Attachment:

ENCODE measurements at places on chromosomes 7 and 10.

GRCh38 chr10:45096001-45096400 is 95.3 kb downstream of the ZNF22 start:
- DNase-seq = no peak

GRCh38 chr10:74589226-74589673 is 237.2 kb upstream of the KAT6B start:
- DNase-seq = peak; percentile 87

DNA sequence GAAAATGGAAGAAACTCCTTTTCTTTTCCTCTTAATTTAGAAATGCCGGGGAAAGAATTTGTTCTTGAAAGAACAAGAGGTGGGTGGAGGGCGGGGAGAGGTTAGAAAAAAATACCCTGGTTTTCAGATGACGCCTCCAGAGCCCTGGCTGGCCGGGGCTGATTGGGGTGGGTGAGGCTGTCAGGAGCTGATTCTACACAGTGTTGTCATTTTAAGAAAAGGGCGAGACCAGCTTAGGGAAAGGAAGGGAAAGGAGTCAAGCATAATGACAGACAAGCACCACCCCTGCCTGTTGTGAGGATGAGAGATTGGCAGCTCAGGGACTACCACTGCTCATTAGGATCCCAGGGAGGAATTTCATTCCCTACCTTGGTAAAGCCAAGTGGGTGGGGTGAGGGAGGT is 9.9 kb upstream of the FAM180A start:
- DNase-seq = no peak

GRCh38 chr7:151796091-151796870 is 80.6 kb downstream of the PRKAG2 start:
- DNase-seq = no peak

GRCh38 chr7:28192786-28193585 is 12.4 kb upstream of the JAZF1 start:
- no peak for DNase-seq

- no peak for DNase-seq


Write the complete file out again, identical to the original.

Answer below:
ENCODE measurements at places on chromosomes 7 and 10.

GRCh38 chr10:45096001-45096400 is 95.3 kb downstream of the ZNF22 start:
- DNase-seq = no peak

GRCh38 chr10:74589226-74589673 is 237.2 kb upstream of the KAT6B start:
- DNase-seq = peak; percentile 87

DNA sequence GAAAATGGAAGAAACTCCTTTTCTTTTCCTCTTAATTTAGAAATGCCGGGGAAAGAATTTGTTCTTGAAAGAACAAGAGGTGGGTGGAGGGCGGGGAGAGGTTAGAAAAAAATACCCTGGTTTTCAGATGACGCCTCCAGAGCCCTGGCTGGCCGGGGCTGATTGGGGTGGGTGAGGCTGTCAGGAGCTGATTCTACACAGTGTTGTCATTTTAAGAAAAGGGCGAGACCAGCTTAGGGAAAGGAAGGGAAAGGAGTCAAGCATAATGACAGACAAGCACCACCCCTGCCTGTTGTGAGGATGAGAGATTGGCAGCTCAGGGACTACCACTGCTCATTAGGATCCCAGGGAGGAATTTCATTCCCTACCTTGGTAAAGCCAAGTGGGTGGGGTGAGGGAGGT is 9.9 kb upstream of the FAM180A start:
- DNase-seq = no peak

GRCh38 chr7:151796091-151796870 is 80.6 kb downstream of the PRKAG2 start:
- DNase-seq = no peak

GRCh38 chr7:28192786-28193585 is 12.4 kb upstream of the JAZF1 start:
- no peak for DNase-seq

- no peak for DNase-seq